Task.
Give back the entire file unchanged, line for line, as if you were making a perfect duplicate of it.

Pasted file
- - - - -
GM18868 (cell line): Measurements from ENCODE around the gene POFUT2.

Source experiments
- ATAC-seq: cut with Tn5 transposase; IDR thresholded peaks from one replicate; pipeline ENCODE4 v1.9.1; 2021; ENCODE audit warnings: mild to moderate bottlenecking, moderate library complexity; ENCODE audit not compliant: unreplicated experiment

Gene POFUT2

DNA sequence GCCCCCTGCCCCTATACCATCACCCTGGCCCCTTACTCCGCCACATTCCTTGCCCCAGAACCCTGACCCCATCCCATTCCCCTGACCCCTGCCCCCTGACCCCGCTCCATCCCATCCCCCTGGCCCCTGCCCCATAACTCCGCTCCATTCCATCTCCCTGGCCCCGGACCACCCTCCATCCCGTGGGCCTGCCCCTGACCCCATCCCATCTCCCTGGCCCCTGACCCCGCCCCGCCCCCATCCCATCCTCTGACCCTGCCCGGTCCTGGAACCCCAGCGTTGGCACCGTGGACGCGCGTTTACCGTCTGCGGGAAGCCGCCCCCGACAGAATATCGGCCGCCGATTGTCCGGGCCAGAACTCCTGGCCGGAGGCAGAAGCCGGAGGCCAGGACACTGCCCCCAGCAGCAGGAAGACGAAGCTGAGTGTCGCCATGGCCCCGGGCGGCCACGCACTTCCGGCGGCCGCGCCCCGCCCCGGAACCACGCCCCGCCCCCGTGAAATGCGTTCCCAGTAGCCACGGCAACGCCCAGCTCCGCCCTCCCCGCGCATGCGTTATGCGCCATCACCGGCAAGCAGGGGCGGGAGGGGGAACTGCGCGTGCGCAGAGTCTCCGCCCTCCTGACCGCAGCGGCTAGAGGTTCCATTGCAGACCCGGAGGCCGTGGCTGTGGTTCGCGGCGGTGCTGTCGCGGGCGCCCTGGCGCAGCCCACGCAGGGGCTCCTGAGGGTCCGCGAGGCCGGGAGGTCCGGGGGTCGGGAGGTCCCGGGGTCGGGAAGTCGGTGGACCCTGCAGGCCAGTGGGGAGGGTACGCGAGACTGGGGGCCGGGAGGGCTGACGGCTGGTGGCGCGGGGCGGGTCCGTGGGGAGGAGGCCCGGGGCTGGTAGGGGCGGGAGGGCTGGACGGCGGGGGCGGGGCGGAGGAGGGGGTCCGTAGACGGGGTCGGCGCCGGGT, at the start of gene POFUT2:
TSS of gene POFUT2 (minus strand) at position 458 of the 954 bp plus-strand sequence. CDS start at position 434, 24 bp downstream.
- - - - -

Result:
GM18868 (cell line): Measurements from ENCODE around the gene POFUT2.

Source experiments
- ATAC-seq: cut with Tn5 transposase; IDR thresholded peaks from one replicate; pipeline ENCODE4 v1.9.1; 2021; ENCODE audit warnings: mild to moderate bottlenecking, moderate library complexity; ENCODE audit not compliant: unreplicated experiment

Gene POFUT2

DNA sequence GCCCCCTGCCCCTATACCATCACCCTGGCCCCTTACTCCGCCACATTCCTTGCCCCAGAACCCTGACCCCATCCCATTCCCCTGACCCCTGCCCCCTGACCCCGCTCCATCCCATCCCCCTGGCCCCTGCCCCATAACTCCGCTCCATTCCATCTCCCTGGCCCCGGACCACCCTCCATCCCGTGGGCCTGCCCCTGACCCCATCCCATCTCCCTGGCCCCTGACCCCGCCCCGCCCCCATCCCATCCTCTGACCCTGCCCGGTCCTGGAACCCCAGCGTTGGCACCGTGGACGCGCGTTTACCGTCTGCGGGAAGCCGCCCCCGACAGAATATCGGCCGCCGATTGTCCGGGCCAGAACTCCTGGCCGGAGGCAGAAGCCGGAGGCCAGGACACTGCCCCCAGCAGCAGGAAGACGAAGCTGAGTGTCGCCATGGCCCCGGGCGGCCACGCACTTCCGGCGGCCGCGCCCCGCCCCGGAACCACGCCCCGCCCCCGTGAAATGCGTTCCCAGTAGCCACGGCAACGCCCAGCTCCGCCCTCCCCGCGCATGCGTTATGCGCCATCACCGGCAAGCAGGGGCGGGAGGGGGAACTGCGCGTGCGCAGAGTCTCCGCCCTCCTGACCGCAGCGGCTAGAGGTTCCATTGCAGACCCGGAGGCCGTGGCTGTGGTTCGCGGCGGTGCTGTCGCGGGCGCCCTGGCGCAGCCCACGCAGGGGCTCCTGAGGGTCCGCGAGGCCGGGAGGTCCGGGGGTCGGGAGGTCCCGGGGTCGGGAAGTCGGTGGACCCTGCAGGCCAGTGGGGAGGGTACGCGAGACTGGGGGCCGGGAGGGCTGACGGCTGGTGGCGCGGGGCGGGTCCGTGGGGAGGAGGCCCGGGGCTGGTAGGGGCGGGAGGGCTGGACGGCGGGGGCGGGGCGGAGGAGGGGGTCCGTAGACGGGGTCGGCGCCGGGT, at the start of gene POFUT2:
TSS of gene POFUT2 (minus strand) at position 458 of the 954 bp plus-strand sequence. CDS start at position 434, 24 bp downstream.